The prevailing opinion remains the same, but Yamaha has been quietly upgrading the Tenere the whole time. If you’re after a heavyweight, give the Ten a chance, maybe it’ll surprise you.
The Flash: KTM Super Adventure
It’s bright orange, it’s loud, and it goes fast on any road. We’ll take three.
Engine: 1301cc V-Twin
Weight: 271kg wet
Fuel Capacity: 30L
KTM is a name synonymous with off-road riding, and since 2015, the Austrian moto x giant’s offering in the world of adventure bikes has been the 1290 Super.
Winning Cycle World’s ‘Best Adventure’ in its opening year, the 1290 Super has gone on to become a world renowned bike in its class.
The Wasp: Honda CB500X
After something you can pick up on your own?
Engine: 471cc Straight Twin
Weight: 196kg wet
Fuel Capacity: 17.3L
The lightest entry on our list is Honda’s CB500X.
Part of the popular and reliable Twins series, along with its cousins the CB500F and CB500R, the CB500x’ power plant delivers a surprising amount of grunt in a compact package.
This bike is perfect for a commuter with a predilection for greenlaning. A2 legal. (More on the A2 licence.)
The Gent: Ducati Multistrada
One with a little more… class.
Engine: 1262cc DVT
Weight: 254kg wet
Fuel Capacity: 30L
With a brand new from 2019, and the pedigree of an Italian giant behind it, the Multistrada is an adventure bike for those with a taste for the finer things in life.
Like ploughing through a muddy rut in an explosion of steam and dirt.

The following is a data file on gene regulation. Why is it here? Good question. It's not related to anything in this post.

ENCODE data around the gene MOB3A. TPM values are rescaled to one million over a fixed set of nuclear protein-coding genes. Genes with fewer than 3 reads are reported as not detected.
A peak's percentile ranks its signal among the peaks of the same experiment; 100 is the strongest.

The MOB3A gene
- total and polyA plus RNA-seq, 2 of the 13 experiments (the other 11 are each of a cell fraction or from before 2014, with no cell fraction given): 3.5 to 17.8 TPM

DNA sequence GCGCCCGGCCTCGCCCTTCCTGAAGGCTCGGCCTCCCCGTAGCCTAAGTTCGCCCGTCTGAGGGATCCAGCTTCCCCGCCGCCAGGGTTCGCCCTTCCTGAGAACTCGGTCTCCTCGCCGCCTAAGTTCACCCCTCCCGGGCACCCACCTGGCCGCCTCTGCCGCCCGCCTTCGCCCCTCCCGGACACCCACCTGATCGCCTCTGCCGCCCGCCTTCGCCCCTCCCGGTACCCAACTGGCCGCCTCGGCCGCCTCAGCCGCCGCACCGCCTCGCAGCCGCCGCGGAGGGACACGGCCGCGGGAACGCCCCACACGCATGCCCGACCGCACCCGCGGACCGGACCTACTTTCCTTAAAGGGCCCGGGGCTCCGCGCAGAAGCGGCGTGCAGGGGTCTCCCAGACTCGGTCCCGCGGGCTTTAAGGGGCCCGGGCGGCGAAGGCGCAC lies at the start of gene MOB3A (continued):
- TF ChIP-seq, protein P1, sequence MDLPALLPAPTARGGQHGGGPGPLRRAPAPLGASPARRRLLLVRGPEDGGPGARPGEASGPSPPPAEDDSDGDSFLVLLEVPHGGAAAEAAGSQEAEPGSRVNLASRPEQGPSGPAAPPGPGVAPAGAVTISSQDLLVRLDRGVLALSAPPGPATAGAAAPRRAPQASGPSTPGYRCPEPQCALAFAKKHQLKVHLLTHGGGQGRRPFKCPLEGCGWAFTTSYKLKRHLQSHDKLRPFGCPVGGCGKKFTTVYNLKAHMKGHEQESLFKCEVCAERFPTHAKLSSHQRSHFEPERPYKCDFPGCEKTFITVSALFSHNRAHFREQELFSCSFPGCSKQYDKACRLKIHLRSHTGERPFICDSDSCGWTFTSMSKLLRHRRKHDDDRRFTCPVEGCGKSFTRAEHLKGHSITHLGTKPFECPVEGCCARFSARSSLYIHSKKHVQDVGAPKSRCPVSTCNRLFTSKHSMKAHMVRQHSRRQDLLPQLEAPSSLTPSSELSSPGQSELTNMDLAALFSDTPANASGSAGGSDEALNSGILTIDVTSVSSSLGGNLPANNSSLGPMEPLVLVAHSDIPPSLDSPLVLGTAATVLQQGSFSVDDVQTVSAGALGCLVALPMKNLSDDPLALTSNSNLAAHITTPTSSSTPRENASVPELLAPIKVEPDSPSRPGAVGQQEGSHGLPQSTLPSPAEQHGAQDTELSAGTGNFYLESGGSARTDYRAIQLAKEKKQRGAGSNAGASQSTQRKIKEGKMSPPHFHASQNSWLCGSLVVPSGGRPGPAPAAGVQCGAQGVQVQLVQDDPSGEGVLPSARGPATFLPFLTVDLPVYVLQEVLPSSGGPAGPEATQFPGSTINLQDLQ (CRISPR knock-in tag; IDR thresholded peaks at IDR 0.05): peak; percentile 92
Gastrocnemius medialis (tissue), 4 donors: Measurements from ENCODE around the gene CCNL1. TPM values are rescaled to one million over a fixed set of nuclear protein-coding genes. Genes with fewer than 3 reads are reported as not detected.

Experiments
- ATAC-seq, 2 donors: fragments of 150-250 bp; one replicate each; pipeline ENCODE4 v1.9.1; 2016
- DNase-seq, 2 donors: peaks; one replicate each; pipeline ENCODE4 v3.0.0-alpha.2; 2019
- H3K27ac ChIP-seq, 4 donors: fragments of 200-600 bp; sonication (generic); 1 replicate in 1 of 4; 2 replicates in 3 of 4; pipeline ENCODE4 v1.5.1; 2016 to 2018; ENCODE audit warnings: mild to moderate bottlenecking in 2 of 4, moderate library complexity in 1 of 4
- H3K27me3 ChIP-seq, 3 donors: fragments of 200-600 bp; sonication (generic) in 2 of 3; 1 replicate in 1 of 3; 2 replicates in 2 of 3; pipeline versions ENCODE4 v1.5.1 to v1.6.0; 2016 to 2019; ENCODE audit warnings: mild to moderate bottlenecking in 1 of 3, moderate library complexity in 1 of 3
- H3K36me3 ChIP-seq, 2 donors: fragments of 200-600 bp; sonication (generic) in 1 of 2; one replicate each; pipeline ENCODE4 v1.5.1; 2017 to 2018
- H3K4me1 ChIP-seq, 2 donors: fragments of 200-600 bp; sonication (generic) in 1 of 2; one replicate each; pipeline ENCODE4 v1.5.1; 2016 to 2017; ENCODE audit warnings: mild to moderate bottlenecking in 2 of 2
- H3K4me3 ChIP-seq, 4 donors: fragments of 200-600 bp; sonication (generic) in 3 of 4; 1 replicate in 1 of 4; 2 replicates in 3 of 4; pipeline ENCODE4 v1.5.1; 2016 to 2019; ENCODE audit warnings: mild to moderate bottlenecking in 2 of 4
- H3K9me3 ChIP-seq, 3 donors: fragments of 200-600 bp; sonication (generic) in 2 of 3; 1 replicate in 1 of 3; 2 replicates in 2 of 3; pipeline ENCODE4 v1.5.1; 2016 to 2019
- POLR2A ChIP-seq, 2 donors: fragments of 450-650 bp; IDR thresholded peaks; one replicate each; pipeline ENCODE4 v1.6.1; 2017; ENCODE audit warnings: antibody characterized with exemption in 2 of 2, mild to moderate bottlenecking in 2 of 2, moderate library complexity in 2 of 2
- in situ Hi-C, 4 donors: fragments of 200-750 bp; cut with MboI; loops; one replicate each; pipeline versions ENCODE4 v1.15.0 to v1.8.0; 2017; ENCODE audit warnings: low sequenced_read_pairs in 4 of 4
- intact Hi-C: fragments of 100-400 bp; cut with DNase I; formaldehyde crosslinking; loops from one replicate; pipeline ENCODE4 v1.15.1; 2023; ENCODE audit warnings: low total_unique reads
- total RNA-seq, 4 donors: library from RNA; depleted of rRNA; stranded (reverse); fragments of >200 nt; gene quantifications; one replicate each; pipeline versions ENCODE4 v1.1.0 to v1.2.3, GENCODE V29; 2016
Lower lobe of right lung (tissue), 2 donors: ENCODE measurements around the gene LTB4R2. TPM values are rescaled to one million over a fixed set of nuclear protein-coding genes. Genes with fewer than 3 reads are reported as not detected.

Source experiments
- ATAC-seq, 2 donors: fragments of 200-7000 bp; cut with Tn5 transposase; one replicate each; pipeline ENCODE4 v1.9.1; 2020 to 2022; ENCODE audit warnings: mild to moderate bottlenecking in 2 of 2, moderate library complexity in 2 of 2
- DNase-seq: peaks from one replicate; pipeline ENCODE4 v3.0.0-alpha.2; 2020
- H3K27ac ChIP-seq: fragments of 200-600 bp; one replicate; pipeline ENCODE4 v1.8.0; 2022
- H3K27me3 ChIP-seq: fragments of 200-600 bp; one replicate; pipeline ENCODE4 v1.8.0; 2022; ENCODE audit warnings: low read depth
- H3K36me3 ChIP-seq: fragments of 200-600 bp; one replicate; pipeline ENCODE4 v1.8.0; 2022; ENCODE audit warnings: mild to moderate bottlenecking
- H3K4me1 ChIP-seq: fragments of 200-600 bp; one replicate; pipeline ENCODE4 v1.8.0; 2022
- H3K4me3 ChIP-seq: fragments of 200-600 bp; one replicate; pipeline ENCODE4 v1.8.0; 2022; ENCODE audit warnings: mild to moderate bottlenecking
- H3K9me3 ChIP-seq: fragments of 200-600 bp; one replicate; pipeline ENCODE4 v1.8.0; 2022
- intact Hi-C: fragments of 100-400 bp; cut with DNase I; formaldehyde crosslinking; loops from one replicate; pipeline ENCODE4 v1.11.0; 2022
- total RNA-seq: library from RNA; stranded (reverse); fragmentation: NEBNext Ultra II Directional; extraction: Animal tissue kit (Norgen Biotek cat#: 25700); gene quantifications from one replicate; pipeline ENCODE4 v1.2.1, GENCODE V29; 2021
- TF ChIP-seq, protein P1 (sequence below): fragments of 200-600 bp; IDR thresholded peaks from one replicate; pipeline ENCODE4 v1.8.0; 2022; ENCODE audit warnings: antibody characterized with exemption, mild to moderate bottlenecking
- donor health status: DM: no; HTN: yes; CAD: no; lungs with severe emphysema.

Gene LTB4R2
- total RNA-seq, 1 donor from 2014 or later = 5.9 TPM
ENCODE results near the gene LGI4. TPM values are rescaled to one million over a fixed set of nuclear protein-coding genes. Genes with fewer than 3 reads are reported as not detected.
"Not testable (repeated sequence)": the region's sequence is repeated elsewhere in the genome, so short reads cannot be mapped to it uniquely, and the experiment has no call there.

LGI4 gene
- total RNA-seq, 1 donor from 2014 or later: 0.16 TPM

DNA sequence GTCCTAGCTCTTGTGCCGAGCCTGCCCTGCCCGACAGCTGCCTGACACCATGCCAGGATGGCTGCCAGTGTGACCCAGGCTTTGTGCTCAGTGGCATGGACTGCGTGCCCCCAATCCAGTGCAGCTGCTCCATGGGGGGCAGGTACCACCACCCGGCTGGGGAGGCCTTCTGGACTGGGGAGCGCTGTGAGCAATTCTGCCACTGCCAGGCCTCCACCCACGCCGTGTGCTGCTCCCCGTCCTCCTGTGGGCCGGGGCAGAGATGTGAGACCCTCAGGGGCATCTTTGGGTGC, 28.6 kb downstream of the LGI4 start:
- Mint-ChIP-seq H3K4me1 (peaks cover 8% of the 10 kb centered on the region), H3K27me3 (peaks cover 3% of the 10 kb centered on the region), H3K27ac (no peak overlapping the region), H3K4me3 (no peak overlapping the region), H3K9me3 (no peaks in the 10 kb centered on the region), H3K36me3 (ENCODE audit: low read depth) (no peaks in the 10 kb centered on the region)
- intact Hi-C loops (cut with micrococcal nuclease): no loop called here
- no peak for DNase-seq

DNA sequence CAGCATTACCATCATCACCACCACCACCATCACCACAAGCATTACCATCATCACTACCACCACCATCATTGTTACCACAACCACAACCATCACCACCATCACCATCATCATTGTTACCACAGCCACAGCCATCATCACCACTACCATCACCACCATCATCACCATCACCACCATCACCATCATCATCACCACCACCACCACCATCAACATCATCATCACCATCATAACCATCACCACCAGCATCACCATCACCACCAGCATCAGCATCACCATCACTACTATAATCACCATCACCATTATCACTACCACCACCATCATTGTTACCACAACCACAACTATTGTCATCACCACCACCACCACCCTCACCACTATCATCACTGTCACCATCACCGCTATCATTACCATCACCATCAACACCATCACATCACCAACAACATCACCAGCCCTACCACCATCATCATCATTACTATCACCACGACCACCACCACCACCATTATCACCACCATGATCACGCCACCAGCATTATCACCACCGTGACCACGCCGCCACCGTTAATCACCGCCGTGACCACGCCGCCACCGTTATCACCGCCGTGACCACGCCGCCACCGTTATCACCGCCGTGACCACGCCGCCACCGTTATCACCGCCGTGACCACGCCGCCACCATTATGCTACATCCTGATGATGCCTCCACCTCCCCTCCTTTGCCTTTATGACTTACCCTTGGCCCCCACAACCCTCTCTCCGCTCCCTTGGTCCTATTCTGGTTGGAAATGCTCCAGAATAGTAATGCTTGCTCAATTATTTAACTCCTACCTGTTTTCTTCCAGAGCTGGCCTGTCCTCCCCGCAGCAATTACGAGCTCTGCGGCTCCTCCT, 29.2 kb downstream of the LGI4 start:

This bike is packed to the rafters with tech, and some of the higher spec models will leave you thumbing through a manual over a cold beer that your bike whipped up in its on board replicator.
The Contender: Benelli TRK 502
Engine: 500cc Inline Twin
Weight: 213kg wet
Fuel Capacity: 19.7L
Sitting at an excellent price point, the TRK from legendary Italian manufacturer Benelli is another A2 legal middleweight set to take on the CB500X.
Perfect again for all the things you’d buy the Honda for.
Parts for Japanese bikes will always be cheaper and more readily available, but nobody can deny the appeal of the Italian greats.
The Dragonfly: Suzuki V-Strom 650
No, they didn’t spell storm wrong. It means current, like a river. More specifically, the rivers you’ll be riding through.
Engine: 645cc V-Twin
Weight: 220kg wet
Fuel Capacity: 22L
Where the smaller engine of the CB500X might leave you wanting a little more grunt, the 645cc plant in the V-Strom has all the pull you need to face any situation on UK roads with ease.
Clocking in at £7999, this bike will make a very attractive option for those with a tighter budget.
The Outcast: Kawasaki Versys 650
Is it an adventure bike? A sports tourer? A dual sport? We don’t know, but it’s good.
Engine: 649cc Parallel Twin
Weight: 206kg wet
Fuel Capacity: 19L
The Versys struggles to fit in. It has traits of many different types of bike but doesn’t commit fully to being any one of them.
This brings some drawbacks, but it gives the Versys its identity, and allows it to tackle any task a rider throws at it- in moderation.
Time for an Adventure
So there’s that. 10 of the best Adventure bikes you can get your hands on, if you have the cash.
Whatever you’re looking for, this list has something for you. From the lightweight CB500X to the hi-tech GS and Multistrada, any rider will be able to find their niche in these bikes and enjoy the extra opportunities they provide.